‘NO DRONE ZONE’ sign near the government’s guesthouse in Munkkiniemi, Helsinki. Picture: Tony Öhberg for Finland Today

Have you seen those signs scattered around government buildings in Helsinki that say “NO DRONE ZONE?”

After receiving complaints about the signs, Parliamentary Ombudsman Petri Jääskeläinen has declared that they are a direct violation of the Language Act that in Section 1 clearly states that in this country, Finnish and Swedish are the national languages. Ombudsman Jääskeläinen, whose duties include overseeing the legality of the actions of authorities and officials, passed his judgment today.

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The signs don’t include Finnish. Nor Swedish. Only English.

There’s only the prohibitory mark, the text, a map in red and a link to a Finnish website that is supposed to give more info about drones (Too bad, it’s not a touchscreen).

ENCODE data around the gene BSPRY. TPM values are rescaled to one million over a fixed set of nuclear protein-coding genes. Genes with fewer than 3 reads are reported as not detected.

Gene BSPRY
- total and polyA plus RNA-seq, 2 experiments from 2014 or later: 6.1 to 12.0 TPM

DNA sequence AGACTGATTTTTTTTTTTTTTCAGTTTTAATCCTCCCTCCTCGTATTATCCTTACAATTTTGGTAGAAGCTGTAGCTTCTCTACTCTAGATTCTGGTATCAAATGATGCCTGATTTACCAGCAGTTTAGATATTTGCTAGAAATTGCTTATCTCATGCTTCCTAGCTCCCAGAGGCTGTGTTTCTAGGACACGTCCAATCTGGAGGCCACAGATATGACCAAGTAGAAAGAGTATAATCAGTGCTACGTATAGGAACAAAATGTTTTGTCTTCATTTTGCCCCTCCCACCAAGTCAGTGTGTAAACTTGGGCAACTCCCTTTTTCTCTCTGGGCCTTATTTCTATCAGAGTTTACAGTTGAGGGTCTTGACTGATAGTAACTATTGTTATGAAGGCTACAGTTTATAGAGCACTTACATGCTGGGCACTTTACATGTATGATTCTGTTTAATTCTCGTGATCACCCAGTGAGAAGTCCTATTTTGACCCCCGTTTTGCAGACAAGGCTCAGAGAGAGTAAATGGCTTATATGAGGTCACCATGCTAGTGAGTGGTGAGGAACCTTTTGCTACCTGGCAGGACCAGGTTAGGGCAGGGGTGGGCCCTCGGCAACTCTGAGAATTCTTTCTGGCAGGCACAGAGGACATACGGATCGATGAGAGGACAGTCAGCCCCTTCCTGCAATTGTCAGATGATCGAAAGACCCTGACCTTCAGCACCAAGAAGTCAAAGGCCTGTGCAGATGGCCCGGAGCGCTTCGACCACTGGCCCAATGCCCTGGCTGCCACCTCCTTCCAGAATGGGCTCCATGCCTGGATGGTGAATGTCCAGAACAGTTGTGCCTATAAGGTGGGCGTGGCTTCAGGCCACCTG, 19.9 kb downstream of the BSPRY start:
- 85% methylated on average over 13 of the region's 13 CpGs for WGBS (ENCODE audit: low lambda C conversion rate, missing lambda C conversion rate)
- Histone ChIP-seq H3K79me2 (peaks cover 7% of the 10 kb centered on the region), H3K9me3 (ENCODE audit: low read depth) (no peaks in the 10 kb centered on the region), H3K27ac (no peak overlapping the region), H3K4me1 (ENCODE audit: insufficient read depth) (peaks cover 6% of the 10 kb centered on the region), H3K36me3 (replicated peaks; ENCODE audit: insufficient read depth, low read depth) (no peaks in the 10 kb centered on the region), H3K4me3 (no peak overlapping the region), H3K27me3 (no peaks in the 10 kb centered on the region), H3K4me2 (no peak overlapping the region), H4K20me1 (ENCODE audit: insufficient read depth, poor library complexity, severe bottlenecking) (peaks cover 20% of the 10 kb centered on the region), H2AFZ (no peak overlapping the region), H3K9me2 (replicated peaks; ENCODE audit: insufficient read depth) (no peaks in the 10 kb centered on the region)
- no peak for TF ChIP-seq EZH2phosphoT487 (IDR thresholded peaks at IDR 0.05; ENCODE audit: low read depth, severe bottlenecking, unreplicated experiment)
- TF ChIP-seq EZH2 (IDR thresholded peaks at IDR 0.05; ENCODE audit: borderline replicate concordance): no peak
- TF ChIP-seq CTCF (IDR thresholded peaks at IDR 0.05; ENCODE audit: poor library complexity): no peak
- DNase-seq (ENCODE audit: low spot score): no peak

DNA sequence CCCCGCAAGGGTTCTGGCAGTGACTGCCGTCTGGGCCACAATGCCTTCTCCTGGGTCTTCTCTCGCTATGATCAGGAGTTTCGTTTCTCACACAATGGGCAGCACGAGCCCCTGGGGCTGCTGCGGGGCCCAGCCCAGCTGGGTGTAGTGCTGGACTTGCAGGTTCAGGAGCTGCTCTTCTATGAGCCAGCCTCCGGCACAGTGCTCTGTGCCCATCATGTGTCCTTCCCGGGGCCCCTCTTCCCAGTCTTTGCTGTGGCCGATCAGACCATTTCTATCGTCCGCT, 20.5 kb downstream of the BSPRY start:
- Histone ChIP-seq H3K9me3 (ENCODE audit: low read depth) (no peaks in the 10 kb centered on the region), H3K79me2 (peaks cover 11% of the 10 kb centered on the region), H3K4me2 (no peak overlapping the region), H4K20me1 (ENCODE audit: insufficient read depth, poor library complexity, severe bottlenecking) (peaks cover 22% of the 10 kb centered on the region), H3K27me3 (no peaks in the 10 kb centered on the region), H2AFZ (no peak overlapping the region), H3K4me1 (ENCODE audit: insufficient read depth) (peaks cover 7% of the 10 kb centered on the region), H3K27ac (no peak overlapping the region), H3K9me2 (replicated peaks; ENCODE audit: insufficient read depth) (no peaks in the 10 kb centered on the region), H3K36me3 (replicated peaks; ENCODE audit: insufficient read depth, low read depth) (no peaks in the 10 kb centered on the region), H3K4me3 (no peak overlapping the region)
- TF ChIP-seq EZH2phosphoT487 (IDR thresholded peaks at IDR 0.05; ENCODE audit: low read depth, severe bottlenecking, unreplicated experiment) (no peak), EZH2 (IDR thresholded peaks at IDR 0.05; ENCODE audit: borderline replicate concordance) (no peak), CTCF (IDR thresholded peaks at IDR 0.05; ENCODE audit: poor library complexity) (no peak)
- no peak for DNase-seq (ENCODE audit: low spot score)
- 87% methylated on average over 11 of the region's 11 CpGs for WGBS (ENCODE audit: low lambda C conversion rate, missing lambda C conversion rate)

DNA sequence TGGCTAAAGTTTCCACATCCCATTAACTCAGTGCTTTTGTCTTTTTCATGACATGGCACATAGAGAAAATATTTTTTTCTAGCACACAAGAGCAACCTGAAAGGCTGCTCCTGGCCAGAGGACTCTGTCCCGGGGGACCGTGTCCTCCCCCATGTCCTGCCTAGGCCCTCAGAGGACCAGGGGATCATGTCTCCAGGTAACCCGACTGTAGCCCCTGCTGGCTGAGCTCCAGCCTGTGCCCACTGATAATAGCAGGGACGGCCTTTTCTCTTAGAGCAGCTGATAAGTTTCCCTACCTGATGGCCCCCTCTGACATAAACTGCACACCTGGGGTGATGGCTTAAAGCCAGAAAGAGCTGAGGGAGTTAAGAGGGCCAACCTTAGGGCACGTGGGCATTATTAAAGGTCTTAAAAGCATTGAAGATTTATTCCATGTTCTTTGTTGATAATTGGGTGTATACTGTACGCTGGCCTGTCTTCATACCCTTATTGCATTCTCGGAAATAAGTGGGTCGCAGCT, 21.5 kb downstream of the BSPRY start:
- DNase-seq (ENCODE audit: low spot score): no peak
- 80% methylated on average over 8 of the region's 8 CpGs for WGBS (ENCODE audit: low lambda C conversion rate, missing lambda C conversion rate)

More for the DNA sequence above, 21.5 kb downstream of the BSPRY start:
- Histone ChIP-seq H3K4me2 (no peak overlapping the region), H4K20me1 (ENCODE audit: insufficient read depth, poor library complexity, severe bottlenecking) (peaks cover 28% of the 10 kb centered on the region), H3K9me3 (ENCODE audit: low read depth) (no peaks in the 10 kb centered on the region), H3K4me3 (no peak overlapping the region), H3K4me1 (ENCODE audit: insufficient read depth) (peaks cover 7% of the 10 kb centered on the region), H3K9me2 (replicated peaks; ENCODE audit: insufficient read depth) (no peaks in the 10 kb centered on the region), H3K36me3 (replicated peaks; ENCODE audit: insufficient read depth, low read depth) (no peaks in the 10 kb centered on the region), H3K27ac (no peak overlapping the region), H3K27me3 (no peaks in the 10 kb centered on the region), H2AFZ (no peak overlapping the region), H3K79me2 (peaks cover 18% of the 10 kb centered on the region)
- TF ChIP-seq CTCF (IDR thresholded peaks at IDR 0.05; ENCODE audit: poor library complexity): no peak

What it lacks is a Finnish description that would go like this: “Miehittämättömän kauko-ohjattavan ilma-aluksen lennättäminen kielletty.”

Indeed, only a Finn could possibly understand this one.

Finnish Transport Safety Agency together with the police started spreading “NO DRONE ZONE” signs in summer 2017.

According to the transport agency, they wanted to inform foreign travelers to leave their drones home.

Or at the hotel.

The transport agency promised the ombudsman to grasp this problem immediately and include the Finnish and Swedish translations as well.

So that finally everybody understands what they are all about.